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. Last Updated: 07/27/2016

U.S. Lobby Groups Urge Tough WTO Line

WASHINGTON -- The United States should insist Moscow take stronger action to crack down on piracy and counterfeiting of U.S. music, movies and other products before signing a bilateral deal to let Russia join the World Trade Organization, U.S. business groups said.

Cal Cohen, president of the Emergency Committee for American Trade, said he feared the United States was not pressing Russia hard enough to reduce intellectual property theft as part of bilateral talks on Russia's WTO membership.

"We are basically saying to the administration: Take the time to do it right," Cohen told a news conference Tuesday with film, music, software, pharmaceutical and manufacturing industry groups.

"We don't want to see a train wreck, and there's a potential for a train wreck here."

The United States and Russia have been trying to finish years of negotiations before Moscow hosts the Group of Eight summit of leading world powers in July.

"We made it very clear to Russia that improvements in [intellectual property rights] are necessary for them to enter the WTO," said Christin Baker, a spokeswoman for the U.S. Trade Representative's office.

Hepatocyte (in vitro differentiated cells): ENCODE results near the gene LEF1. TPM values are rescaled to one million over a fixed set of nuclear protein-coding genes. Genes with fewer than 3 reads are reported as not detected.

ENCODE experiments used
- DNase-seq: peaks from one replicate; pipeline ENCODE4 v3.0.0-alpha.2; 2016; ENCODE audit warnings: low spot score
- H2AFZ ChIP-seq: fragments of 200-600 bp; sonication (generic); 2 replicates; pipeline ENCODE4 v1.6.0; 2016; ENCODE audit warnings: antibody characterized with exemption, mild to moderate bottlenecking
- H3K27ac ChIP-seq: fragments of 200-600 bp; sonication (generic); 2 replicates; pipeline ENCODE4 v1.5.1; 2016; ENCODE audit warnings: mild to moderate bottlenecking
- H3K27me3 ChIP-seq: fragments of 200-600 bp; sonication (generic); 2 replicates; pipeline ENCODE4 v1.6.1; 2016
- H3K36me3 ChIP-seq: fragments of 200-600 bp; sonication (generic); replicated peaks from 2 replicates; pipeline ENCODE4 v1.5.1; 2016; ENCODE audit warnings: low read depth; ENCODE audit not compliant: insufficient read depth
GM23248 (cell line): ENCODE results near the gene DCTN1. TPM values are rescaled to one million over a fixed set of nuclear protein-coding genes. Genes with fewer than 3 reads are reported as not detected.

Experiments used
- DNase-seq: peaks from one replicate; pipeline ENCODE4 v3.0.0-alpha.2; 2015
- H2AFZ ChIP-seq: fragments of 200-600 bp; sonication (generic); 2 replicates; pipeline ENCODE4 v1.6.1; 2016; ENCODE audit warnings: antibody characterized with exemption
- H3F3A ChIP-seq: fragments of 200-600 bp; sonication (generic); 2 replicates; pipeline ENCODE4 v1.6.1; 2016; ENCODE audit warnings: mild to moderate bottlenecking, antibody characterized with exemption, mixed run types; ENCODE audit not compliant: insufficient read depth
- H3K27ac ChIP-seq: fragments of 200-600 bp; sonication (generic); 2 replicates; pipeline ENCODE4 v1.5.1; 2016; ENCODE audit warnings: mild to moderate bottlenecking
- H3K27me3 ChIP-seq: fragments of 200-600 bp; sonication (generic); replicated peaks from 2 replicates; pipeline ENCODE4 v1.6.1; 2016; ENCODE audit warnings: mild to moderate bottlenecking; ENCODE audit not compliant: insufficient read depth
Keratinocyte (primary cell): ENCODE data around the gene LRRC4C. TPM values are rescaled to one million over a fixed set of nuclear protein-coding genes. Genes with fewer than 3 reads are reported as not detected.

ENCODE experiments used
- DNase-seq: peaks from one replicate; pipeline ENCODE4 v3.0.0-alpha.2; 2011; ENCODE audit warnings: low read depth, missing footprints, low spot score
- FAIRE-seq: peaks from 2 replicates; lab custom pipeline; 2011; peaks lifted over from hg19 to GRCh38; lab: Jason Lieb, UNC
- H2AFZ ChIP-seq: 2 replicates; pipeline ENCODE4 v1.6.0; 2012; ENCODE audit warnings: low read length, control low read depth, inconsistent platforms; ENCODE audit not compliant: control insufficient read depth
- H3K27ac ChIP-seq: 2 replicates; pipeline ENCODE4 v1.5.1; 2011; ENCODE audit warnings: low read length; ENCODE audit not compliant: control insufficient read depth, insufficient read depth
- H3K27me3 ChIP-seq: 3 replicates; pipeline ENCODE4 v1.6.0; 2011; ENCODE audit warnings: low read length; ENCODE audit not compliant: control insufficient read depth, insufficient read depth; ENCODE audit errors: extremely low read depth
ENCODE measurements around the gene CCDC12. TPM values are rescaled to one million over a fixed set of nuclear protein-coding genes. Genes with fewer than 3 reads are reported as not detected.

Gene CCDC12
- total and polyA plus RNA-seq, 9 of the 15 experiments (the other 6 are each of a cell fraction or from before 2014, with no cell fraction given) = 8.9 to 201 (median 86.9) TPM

"That is why we're pursuing strong protections and much stronger enforcement not only through our bilateral agreement but also in a multilateral pact that Russia has to conclude with all WTO members."

The business groups, which all lobbied the U.S. Congress to approve a WTO deal with China in 2000, warned they might oppose a pact with Russia unless Moscow takes concrete steps to actively put a stop to piracy and counterfeiting.

"We want Russia in the WTO, but they must first abide by the rules and obligations," said Eric Schwartz, vice president of the International Intellectual Property Alliance, an umbrella organization of U.S. business associations.

There are 52 optical disc plants in Russia -- including 18 on land owned or leased by the Russian government -- producing hundreds of millions of pirated CDs and DVDs that are exported to at least 27 countries, Schwartz said.

"Enforcement at present is very, very weak ... President [Vladimir] Putin is the only one who can stop the organized crime syndicates that are producing optical disc materials that include CDs and DVDs," Schwartz said.

Another major sore spot is the Russian web site, which the U.S. Trade Representative's office has called the world's largest server-based pirate web site.

Russia could show its seriousness by abandoning proposed changes in its civil code that would weaken intellectual property rights law. It should also take other steps to reduce piracy, such as surprise plant inspections and destruction of equipment used to produce such goods, the groups said.

"Everyone [in Russia is] waiting for the word from Putin about how much emphasis to place on this issue," said Neil Turkewitz, executive vice president of the Recording Industry Association of America.